Protesters had gathered in the town square after swastikas painted as graffiti began appearing around town. While there, a group of neo-Nazi youth assailed the protesters, hurling fireworks and bottles at the crowd. Police said the neo-Nazi response caught them off guard. Twenty-six people were detained, about half younger than 20, for their violent response to the protest.
Now, more than 5,000 people have pledged to attend a second rally planned for Sunday, a Facebook page promoting the anti-Nazi protest claims.
"See you on Sunday at 12! Because Nazism and racism have no place in our society, because the streets and the squares belong to all of us, and because we will never be scared into silence," the Facebook page says.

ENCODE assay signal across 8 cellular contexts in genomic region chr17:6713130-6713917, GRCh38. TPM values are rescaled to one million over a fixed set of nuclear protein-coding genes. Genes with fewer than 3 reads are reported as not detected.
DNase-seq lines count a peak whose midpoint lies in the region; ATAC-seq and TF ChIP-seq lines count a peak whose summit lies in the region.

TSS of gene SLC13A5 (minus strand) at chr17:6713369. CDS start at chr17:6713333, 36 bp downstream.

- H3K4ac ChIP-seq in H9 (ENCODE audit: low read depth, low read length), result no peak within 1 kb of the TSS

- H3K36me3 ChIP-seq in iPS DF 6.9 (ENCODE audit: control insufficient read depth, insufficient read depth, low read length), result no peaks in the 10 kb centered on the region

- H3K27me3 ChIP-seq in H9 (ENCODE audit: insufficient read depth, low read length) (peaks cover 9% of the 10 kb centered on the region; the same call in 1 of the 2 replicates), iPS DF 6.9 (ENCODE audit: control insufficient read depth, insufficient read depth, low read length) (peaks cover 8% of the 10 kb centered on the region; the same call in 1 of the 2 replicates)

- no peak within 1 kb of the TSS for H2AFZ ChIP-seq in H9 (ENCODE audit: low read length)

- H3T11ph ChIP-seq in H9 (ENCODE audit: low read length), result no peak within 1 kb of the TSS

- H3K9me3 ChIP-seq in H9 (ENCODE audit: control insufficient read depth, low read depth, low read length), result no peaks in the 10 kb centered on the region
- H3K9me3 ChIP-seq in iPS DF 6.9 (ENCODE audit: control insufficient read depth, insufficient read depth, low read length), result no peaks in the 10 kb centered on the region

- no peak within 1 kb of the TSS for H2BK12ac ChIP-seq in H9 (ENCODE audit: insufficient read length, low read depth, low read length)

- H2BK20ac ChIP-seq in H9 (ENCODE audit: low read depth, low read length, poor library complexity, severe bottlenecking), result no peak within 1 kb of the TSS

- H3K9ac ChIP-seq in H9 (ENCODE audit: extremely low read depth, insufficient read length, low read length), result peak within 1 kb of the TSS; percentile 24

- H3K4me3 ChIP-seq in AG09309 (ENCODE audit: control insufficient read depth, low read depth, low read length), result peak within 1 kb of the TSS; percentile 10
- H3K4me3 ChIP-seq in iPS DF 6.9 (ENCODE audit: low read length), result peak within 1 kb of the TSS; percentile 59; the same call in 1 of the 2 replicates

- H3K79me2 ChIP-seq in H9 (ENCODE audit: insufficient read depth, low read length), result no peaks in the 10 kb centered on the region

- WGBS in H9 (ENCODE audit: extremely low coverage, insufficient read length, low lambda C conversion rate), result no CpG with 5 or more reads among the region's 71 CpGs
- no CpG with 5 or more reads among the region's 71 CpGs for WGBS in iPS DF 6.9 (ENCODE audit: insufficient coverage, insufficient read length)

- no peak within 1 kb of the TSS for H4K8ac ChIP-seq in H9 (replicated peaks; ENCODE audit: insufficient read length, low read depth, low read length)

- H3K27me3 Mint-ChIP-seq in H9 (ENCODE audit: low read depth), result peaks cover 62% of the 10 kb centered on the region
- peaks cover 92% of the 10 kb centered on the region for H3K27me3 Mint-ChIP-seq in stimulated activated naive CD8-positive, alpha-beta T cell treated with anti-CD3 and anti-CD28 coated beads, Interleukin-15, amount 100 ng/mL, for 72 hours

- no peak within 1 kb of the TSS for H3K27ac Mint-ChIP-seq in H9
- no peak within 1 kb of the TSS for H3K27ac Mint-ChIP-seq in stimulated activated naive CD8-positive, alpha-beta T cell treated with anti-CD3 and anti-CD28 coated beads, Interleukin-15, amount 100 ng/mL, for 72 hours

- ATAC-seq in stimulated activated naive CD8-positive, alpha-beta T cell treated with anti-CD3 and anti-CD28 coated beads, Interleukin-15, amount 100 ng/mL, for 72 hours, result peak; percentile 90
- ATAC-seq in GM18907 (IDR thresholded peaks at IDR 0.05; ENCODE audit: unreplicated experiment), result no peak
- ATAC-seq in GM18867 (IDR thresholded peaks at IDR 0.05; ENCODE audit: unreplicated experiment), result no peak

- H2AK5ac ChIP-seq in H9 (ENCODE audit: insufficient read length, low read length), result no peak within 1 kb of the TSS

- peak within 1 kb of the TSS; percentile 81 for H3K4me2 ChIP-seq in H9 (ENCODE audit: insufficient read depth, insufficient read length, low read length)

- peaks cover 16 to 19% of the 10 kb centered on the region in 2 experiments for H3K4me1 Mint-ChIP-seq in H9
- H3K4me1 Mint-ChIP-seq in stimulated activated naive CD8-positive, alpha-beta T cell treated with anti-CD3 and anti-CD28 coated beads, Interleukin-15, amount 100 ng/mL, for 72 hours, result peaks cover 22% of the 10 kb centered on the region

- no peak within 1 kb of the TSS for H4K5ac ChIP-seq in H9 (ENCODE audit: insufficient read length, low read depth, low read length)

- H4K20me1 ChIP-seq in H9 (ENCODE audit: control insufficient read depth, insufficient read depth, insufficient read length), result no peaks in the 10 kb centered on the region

Hermes Holm, a Stockholm advertising executive, told TheLocal.se he plans to attend Sunday's rally in support of the anti-Nazi movement.
"The worst thing that could happen now is that people put on a muzzle and stop working against Nazi reactions for fear of stirring up violent reactions," Holm said. "We have to have a progressive dialogue about equality, class and race in Sweden."
Moore to attend retreat in to avoid Kutcher's wedding
Easer Egg Roll brings thousands to White House